It’s No Big Deal

I’ve been unsettled for days.

So unsettled that I’ve been nauseous and thought I must be getting sick. Turns out I don’t have the flu, just a really bad case of anxiety. Classic.

This “me too” movement is painful, right? Who knew two simple words could bring so much hurt? It’s simultaneously comforting and terrifying to see how my Facebook feed turned into pages and pages of “me too”s echoing into infinity.

I read an article yesterday that really resonated with me. Now, I’ve read a lot of posts over the last few weeks since the Harvey Weinstein scandal that I have loved, but this one stuck out to me more than any of the others. It was about how a girl who has been sexually assaulted doesn’t think that she can say “me too” without feeling guilty for saying it.

Ah, yes. Me too.

Because maybe I’m remembering it all wrong, maybe I imagined it, maybe I’m being too sensitive. Maybe that’s just how life goes. Maybe I’m just lucky it was never anything worse.

Maybe not.

“Have you ever been sexually assaulted?”

The question came from my then-boyfriend while we laid happily cuddled up in my bed. The windows were open to let the cool breeze into my too-hot room, washing over my bare shoulders and rosy cheeks. I stirred against him, suddenly uncomfortable.

“Have you ever been sexually assaulted? You react that way when I touch you sometimes.”

Immediately I was defensive, angry even. How dare he even suggest that? The question came out of his mouth with that tone that I know very well. The one that therapists sometimes use; it sounds distant and almost like they’re gathering scientific data. My then-boyfriend had been a resident assistant at a popular college nearby, and I could tell he had had this conversation before.

“No,” I snapped. “No, I haven’t. Don’t ever RA me again.”

I wasn’t lying. At least, I didn’t think I was. I mean, I had never been raped, so I was fine. I had it much better off than so many others. I was offended on their behalf that he would even think that I, someone so lucky, was experiencing even a fraction the amount of pain others have felt.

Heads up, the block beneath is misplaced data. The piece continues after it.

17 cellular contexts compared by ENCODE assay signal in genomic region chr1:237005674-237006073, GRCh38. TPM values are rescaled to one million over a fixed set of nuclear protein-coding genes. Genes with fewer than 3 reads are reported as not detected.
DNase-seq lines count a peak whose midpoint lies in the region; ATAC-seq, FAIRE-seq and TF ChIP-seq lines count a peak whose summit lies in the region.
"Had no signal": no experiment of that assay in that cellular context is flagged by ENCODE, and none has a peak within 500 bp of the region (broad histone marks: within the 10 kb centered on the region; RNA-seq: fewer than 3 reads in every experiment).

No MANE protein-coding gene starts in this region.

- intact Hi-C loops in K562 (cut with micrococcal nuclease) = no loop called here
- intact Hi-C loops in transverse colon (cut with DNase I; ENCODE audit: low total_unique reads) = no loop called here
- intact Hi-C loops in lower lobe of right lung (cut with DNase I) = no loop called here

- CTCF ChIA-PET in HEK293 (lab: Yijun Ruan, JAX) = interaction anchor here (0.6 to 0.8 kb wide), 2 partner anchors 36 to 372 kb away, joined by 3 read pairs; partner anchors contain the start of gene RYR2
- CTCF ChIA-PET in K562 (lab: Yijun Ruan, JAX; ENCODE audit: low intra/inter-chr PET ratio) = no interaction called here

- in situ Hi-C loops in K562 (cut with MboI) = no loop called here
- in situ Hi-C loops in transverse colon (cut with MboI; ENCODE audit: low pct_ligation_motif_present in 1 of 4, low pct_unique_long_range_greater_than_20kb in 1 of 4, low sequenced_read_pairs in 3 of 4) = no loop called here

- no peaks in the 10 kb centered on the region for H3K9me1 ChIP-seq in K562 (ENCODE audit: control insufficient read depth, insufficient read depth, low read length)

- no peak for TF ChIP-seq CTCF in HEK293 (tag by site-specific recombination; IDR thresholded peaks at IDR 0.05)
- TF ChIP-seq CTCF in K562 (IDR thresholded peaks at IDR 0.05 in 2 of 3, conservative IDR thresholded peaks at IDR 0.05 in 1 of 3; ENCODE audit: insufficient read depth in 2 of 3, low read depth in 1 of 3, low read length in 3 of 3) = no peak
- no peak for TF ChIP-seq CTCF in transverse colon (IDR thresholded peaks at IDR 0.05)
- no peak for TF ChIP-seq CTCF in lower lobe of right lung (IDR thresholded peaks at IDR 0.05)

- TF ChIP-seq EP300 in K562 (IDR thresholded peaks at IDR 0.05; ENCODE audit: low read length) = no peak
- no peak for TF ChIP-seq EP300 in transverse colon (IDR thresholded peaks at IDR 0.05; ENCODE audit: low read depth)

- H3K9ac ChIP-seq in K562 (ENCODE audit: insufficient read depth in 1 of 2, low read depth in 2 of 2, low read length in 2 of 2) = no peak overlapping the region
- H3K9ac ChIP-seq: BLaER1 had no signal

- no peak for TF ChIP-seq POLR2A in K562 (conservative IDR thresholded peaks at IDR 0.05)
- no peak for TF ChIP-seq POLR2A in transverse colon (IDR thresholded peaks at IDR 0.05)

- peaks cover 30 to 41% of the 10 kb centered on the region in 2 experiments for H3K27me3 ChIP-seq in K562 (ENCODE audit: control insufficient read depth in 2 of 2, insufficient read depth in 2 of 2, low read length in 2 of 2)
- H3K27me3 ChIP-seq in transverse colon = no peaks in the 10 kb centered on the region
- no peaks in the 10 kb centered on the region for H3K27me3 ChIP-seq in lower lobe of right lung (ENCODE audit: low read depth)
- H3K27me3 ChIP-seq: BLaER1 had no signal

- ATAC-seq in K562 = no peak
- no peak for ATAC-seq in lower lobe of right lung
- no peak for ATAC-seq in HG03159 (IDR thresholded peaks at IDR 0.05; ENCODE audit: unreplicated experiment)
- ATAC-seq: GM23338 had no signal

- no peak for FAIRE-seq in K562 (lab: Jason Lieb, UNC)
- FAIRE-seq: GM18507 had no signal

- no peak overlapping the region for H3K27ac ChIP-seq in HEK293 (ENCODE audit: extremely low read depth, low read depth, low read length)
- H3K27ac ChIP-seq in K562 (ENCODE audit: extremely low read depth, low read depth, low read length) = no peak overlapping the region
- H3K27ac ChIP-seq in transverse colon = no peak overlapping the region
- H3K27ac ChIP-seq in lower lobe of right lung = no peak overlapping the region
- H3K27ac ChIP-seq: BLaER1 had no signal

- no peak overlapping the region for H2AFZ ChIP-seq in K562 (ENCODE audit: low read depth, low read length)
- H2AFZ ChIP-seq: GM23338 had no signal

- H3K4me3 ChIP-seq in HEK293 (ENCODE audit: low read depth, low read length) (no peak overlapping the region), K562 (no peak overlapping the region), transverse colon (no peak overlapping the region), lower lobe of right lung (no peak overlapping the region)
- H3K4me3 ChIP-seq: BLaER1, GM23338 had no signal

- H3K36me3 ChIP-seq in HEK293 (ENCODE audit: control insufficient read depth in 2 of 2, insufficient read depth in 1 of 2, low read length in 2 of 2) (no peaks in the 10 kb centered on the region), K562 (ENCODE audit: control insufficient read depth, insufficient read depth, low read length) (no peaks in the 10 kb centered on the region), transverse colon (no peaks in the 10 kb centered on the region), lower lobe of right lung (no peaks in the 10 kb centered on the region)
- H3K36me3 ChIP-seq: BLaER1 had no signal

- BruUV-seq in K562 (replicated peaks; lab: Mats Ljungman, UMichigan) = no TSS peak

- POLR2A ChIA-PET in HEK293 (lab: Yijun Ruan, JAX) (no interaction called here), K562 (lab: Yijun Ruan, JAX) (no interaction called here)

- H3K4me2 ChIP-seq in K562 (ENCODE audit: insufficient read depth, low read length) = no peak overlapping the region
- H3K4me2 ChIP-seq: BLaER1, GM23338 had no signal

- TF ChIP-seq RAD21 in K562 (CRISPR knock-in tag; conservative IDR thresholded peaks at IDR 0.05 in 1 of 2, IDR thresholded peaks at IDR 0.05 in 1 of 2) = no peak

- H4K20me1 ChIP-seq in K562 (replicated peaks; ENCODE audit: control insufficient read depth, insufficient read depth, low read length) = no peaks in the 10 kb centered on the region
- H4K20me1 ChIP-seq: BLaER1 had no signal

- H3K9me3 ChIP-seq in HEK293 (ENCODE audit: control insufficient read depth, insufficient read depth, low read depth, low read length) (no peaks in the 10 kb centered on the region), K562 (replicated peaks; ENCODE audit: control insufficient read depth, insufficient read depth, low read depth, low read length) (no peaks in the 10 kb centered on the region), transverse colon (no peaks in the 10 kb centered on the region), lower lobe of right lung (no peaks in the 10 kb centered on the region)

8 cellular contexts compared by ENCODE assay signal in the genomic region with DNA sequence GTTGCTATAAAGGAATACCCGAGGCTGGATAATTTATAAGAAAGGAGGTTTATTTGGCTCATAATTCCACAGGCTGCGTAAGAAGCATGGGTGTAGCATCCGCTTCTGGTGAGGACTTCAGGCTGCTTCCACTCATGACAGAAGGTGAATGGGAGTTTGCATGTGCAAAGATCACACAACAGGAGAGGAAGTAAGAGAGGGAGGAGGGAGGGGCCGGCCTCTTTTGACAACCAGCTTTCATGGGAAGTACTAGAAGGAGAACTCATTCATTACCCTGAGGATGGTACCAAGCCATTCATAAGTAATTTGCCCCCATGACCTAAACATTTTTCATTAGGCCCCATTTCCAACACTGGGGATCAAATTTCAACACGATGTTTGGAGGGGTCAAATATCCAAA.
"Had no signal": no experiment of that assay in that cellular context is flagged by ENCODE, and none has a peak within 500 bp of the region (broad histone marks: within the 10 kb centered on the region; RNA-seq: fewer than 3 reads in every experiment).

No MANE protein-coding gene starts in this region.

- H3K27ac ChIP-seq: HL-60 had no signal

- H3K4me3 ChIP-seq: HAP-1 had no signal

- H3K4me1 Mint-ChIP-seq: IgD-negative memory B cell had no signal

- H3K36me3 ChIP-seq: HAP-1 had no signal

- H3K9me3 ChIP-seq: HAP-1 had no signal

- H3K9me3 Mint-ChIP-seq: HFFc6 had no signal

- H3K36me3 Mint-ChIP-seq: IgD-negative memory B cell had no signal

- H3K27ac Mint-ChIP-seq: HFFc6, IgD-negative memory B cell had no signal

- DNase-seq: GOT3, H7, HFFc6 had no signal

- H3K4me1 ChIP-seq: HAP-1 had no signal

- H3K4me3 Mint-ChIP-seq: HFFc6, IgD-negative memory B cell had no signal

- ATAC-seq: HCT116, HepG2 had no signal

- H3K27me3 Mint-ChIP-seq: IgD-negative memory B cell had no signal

I doubt he remembers this at all, but I hear these words in my head over and over, still. They almost haunt me. They were said out of kindness and genuine concern, but they offended me. They still make me uncomfortable. How could he suggest that?

But maybe he wasn’t wrong. There’s a reason why I reacted the way I did when he touched me sometimes. It was involuntary, like when you know someone’s home with you but jump when they come into the room. I wasn’t scared of him, but there was something that made me jump.

The first time I can remember that I was sexually harassed was when I was barely 13. I remember it so clearly because I wrote about it then, in a diary that has long since been buried in a box in an attic somewhere. I was wearing my glasses, baggy jeans and an oversized sweatshirt, laying out on a ledge on the porch of one of my dad’s properties. I was so happy there, I remember. I was smiling as I let the sun warm my face and let the sounds of the trees rustling in the breeze lull me into a sunny sleep. Then some grown men in a car sped down the street, skidded to a stop in front of my yard, and began to honk, whistle, and yell inappropriate things at me. I shot up, scared, and they laughed and drove off. I tried to shake it off but left my sunny porch to go sit inside. It’s no big deal.